The exterior of the historic Ridgewood Theatre and hundreds of buildings throughout the neighborhood are on the brink of preservation, with the city’s Landmarks Preservation Commission (LPC) likely to begin voting in September.
While the agency says it generally designates around 25 “individual landmarks” each year, its Communications Director, Elisabeth de Bourbon, explained that “there are no guarantees” for the ornate 92-year-old theater and the two swatches of Ridgewood that are home to 100-year-old “Mathews Flats” tenement buildings and the St. Matthias Church complex.
Nonetheless, area preservationists, who ardently petitioned the LPC – in some cases for decades – are confident. And, according to de Bourbon, they have reason. She admitted, somewhat reluctantly, that “the majority” of buildings calendared for hearings end up as city landmarks.
The LPC’s public hearing on March 24 regarding the Ridgewood Theatre capped a nearly year-long effort by historic preservationists and cinema aficionados who sprang to action in March of 2008 when the theater – which is widely considered to be the longest continually-run movie house in New York and, by many accounts, United States history – closed suddenly.
Led by 26-year-old Michael Perlman, the Founder and Chairman of Friends of the Ridgewood Theatre, legions of supporters lobbied hard – mobilizing on CinemaTreasures.org, writing letters, creating a Myspace page, networking with theater owners and corporations – for a landmark designation and a “historically conscious buyer.”
When their time came in front of the 11 members of the LPC, Perlman and representatives from historical societies across the city cued up an oral highlight reel of the history of their three-story Classical Revival movie house, whose ornate Indiana limestone and terra cotta façade had been a fixture on Myrtle Avenue for nearly a century.
The preservationists were accompanied by Mario Saggese, one of the Ridgewood’s current owners, who, according to Perlman, “came out positive” for “individual landmark status,” which would preserve the theater’s exterior.
Perhaps most noteworthy among those who testified was Thomas A. Lamb, the great-grandson of the Ridgewood’s eminent architect, Thomas W. Lamb.
In an email to the LPC, Lamb urged the commission to “help this community save a significant portion of its history.” He noted that the Ridgewood has served as a cultural center for generations and that “Arguably, the entire history of cinema would have been shown here [on the theater’s screens].”
Paul Kerzner, one of the forces behind the push for comprehensive New York City “Historic Status” in Ridgewood, watched movies at the Ridgewood Theatre as a child.
But Kerzner, a fourth generation Ridgewood native who testified on behalf of the theater at its hearing, says that the Ridgewood, despite its splendor, was humbled by more majestic movie houses that were long ago demolished or converted to retail space.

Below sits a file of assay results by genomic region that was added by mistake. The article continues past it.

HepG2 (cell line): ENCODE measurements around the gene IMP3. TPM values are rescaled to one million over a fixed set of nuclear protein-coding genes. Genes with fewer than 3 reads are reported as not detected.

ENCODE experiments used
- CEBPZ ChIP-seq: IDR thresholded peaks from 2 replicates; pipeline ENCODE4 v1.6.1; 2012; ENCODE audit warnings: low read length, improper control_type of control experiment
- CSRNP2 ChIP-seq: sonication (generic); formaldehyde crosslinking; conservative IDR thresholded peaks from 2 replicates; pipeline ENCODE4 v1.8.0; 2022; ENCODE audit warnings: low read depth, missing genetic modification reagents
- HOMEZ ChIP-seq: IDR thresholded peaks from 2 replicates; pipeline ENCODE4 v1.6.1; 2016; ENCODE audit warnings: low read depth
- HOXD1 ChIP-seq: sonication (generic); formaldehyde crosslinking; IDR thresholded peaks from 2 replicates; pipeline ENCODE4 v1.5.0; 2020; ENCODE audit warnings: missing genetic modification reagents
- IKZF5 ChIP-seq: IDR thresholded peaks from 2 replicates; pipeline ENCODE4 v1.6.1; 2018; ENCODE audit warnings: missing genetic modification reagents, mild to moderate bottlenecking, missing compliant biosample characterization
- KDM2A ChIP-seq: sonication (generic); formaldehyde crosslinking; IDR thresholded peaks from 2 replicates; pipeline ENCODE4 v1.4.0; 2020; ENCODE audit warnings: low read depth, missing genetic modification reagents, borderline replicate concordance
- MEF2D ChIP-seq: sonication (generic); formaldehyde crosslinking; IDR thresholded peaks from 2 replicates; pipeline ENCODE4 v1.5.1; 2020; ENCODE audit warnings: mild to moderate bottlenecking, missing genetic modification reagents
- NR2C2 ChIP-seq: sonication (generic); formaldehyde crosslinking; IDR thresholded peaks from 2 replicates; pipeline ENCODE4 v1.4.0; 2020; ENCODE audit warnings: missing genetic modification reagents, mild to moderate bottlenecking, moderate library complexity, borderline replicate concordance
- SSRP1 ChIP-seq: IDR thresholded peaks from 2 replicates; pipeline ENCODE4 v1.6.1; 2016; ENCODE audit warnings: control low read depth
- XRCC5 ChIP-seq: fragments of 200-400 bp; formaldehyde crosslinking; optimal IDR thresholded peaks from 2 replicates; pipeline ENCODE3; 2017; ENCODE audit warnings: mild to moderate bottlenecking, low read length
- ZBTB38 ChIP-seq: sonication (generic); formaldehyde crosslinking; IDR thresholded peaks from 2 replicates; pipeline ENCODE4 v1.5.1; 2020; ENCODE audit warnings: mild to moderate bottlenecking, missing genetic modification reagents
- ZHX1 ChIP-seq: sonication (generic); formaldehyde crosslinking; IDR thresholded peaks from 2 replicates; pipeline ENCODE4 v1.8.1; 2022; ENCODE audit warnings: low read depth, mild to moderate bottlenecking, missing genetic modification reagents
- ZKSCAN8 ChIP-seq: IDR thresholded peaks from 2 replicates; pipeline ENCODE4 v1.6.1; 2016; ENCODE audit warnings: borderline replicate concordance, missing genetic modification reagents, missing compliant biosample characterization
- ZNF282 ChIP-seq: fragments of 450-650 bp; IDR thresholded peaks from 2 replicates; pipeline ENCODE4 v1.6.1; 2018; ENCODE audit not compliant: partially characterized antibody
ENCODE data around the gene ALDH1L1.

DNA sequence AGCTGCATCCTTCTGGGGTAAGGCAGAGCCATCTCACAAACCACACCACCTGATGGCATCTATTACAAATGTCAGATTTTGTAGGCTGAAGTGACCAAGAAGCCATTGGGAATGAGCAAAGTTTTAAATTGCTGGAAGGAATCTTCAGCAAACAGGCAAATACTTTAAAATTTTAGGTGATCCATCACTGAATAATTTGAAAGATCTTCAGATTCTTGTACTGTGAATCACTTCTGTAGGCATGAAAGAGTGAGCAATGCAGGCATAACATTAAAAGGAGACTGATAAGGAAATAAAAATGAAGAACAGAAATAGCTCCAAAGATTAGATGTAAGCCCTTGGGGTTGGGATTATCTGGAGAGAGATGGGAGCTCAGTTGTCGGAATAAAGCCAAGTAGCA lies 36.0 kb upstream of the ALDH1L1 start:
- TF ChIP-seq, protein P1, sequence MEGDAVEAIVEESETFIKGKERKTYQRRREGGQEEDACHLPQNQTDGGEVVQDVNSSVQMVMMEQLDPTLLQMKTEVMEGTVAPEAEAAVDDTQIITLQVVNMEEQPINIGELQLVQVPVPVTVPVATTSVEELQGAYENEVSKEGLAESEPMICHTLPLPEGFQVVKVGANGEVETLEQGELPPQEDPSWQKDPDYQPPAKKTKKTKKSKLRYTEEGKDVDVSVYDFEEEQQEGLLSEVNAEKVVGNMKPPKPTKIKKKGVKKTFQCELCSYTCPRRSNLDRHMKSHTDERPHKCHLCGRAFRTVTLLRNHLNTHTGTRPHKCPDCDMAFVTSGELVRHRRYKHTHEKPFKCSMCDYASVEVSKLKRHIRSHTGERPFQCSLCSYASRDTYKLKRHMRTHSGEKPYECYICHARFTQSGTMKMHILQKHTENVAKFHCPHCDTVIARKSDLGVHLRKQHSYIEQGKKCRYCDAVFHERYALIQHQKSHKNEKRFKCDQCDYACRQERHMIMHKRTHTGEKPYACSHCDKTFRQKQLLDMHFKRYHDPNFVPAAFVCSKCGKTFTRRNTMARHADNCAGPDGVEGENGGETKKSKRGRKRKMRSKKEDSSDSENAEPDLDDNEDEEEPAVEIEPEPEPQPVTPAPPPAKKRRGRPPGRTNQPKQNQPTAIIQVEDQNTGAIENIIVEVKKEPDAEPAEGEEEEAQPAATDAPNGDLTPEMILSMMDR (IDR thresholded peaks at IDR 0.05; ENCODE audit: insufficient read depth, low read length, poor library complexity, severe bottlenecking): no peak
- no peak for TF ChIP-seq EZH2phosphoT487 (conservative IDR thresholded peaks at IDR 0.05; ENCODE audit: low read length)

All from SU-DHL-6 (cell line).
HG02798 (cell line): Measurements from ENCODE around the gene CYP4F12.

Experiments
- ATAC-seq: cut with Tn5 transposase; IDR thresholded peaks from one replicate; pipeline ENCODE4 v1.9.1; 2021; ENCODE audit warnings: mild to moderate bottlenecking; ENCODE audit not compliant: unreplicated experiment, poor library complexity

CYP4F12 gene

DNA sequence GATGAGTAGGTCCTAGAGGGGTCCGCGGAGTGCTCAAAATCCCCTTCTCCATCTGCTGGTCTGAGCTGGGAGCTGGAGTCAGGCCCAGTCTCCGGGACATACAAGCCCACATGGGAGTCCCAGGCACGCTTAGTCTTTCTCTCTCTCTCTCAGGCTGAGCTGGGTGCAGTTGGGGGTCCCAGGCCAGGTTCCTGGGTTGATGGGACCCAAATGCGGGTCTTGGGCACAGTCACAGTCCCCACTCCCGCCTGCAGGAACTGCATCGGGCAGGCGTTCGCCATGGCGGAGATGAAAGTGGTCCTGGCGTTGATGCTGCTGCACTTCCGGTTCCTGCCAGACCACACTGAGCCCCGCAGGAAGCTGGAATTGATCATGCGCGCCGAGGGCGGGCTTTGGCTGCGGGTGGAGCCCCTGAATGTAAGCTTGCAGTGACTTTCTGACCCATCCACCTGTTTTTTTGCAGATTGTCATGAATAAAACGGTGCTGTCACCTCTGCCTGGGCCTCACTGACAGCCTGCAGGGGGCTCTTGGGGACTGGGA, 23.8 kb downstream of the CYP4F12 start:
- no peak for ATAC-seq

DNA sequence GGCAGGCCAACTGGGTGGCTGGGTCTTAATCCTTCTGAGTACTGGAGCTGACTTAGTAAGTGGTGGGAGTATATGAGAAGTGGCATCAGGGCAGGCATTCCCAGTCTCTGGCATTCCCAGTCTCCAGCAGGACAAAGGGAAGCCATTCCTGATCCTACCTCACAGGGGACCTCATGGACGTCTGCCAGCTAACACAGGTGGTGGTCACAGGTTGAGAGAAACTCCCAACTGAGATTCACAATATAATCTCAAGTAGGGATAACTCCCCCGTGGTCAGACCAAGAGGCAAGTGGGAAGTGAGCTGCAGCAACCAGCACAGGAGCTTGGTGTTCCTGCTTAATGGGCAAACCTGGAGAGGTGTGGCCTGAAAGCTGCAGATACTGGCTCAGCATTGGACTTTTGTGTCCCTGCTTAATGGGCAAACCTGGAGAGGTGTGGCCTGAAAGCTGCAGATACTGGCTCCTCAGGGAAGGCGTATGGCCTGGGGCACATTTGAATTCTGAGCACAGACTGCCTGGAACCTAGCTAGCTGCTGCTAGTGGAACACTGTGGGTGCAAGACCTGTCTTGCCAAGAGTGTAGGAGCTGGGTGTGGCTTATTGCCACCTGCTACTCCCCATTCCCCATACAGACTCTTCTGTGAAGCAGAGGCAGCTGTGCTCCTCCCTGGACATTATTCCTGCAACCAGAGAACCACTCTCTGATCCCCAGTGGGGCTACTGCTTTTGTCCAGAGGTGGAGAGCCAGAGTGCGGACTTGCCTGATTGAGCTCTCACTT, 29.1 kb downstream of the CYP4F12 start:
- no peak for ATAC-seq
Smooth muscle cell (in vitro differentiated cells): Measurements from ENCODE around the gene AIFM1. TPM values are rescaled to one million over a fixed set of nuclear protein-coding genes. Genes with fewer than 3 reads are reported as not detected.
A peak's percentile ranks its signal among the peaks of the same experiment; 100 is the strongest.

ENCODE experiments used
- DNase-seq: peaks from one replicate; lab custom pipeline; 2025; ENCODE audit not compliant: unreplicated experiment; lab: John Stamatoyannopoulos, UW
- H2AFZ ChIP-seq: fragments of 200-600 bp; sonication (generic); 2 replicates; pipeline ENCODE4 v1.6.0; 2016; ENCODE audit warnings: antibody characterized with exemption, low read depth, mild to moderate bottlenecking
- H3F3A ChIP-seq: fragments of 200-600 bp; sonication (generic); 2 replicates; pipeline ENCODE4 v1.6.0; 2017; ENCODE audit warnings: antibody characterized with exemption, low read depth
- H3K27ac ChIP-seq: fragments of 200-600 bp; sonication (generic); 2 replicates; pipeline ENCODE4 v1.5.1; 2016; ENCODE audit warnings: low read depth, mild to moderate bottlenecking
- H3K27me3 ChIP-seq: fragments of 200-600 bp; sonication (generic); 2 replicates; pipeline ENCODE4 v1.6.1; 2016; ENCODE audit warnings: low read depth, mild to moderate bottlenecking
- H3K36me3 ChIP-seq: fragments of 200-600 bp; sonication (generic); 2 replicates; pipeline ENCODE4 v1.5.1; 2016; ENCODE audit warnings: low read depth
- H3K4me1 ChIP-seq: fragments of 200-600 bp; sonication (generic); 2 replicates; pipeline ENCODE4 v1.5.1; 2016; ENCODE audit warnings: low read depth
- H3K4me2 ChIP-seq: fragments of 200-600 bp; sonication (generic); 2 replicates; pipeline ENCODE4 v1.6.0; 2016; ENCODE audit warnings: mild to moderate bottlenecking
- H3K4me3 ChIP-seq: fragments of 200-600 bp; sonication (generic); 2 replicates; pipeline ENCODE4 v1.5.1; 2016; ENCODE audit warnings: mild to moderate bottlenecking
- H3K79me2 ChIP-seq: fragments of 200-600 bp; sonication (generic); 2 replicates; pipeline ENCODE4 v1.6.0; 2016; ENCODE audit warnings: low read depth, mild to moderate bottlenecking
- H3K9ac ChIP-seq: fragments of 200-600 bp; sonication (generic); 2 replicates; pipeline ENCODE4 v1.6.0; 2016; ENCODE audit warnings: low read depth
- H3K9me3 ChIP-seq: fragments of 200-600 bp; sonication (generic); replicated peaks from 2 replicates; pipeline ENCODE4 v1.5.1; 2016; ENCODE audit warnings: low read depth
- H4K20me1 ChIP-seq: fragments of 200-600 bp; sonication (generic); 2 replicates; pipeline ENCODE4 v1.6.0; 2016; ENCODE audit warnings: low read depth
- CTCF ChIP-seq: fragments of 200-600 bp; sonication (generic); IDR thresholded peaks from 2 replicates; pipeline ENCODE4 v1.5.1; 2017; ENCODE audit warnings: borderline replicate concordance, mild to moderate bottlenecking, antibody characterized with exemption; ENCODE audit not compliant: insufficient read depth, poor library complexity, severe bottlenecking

“Too bad Michael wasn’t around 30 years ago when the [RKO] Madison closed because that’s when we could have used him,” Kerzner said of Perlman, who also supports the efforts to landmark the historic “north” and “south” districts of Ridgewood.
The “designation of Ridgewood,” as Kerzner calls it, began in the early 1980s around the time that nearly 3,000 of the neighborhood’s yellow brick row houses landed on the federal and state historic registries – a largely symbolic gesture that did not provide the protections of city landmark status.
“I saw the benefits in the neighborhoods of Brooklyn and I saw what preservation did in those neighborhoods and in Greenwich Village,” recalled Kerzner, the Vice President of the Ridgewood Property Owners and Civic Association. “And I said to myself, ‘If it works there, why can’t it work here?’”
At first, though, Kerzner explained, city landmark status was too restrictive on renovation – new colors had to match old, wooden window frames had to be replicated.
But as the LPC eased up, Kerzner saw a window of opportunity and began calling the agency on a regular basis. In the late 90s, as a sign of the changing times, around 50 buildings on Stockholm Street were designated as city landmarks, he said.
An LPC public hearing on the proposed “North Historic District” – which is bordered by Forest Avenue on the northeast, Woodbine Street on the east, Fairview Avenue on the south and Linden Avenue on the west – took place on December 16 of last year. The proposed “south” district, whose hearing is pending, would be encompassed by Woodbine Street to the north, Woodward Avenue to the northeast, Catalpa Avenue to the east and Seneca Avenue to the southwest.
The districts consist of around 300 buildings, and the LPC is considering looking at the remaining 2,700 buildings on the national registry at a later date.
“I think the key was that there has been widespread citizen support for this in Ridgewood,” Kerzner said. “You don’t want to be battling with residents.”
Similarly, Perlman said after the theater hearing that he was “elated” by the outpouring of support from Ridgewood Theatre patrons and current and former neighborhood residents.
“Historic preservation and fighting the good fight can become contagious and take on a series of changes,” he said. “So optimism pays off, as well as being proactive.”
Until the LPC’s vote in September, the theater and districts under consideration are temporarily protected, as property owners need Department of Buildings and LPC approval of any exterior changes.
After the vote, Perlman will lobby the LPC to preserve the theater’s foyer and Kerzner will continue his efforts to save the remnants of historic Ridgewood.
“The important thing is we preserve what we can preserve,” Kerzner said, “and the things that we’ve lost are nothing but memories now, unfortunately.”